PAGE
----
Congressional Republicans celebrate Geneva Consensus

Congressional Republicans celebrate Geneva Consensus

Congressional Republicans celebrate Geneva Consensus

Some members of Congress want to send a message to the White House on the abortion issue.

A year ago, President Trump and leaders of three dozen countries signed the Geneva Consensus Declaration to affirm an international right to life and declare that tax dollars in those countries should not support abortion.

Banks, Rep. Jim (R-Indiana) Banks

But almost immediately after taking office, President Biden revoked that declaration. Indiana Congressman Jim Banks (R) calls it "a devastating move for the cause for life and really a terrible example of just how terrible this administration has been on the life issue."

He says that is what is happening at the United Nations as well.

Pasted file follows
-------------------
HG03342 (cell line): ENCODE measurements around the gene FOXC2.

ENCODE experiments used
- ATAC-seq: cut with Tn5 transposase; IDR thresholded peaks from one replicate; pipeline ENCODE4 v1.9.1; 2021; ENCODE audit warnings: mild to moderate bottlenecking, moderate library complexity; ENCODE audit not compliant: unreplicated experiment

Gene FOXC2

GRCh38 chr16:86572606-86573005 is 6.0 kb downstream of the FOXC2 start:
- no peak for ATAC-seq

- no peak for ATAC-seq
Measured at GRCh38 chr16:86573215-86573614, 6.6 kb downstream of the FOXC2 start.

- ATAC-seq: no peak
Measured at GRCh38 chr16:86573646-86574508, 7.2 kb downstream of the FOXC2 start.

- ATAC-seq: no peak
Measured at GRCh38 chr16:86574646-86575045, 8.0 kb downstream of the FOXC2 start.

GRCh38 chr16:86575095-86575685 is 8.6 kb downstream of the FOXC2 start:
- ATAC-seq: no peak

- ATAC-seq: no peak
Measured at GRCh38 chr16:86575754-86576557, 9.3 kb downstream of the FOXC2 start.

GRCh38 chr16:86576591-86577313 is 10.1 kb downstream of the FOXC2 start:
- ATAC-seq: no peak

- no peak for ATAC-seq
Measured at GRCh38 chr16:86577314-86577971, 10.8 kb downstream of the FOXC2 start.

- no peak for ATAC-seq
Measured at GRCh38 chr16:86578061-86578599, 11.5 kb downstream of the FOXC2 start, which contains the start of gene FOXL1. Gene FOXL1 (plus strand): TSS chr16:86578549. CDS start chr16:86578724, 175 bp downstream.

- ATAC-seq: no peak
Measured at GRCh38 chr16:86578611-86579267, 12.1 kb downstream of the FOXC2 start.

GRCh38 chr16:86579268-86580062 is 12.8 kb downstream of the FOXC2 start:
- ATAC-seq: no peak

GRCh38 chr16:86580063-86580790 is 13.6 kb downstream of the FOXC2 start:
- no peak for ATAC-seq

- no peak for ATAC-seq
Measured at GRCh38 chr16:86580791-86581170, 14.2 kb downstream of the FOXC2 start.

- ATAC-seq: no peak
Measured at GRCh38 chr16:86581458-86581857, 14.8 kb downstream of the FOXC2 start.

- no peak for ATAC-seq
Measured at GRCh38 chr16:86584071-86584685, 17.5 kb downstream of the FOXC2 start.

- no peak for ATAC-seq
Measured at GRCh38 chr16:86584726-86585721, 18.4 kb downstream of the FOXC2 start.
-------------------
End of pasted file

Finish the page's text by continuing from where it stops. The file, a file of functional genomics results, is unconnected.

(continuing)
"The U.N. and other international organizations fundamentally and wholeheartedly support the abortion movement abroad, the funding of abortions globally by governments that include the United States through taxpayer funding of abortion," the representative details.

He says the more Joe Biden supports abortion on an international level, the more children will die in the womb throughout the world.

"That's why the Geneva Consensus was so significant, so historic -- 36 countries coming together to declare an international right to life and to push back on what the U.N. and others have proclaimed: An international right to abortions and public funding of abortion," Banks continues.

In celebration of the Geneva Consensus Declaration's first anniversary, congressional Republicans recently introduced a concurrent resolution affirming that there is no international right to abortion. The new resolution, sponsored by Republicans Steve Daines (Mont.) and James Lankford (Okla.) in the Senate, reaffirms several planks of the Geneva Consensus Declaration and repudiates Biden's decision to remove the U.S. as a signatory.

Rep. Banks, who is chair of the Republican Study Committee, introduced a companion measure in the House with 29 cosponsors. Passage would send a strong pro-life message to the Biden White House. And Banks has no doubt that if and when another pro-life president takes office, he or she will re-enter the Geneva Consensus.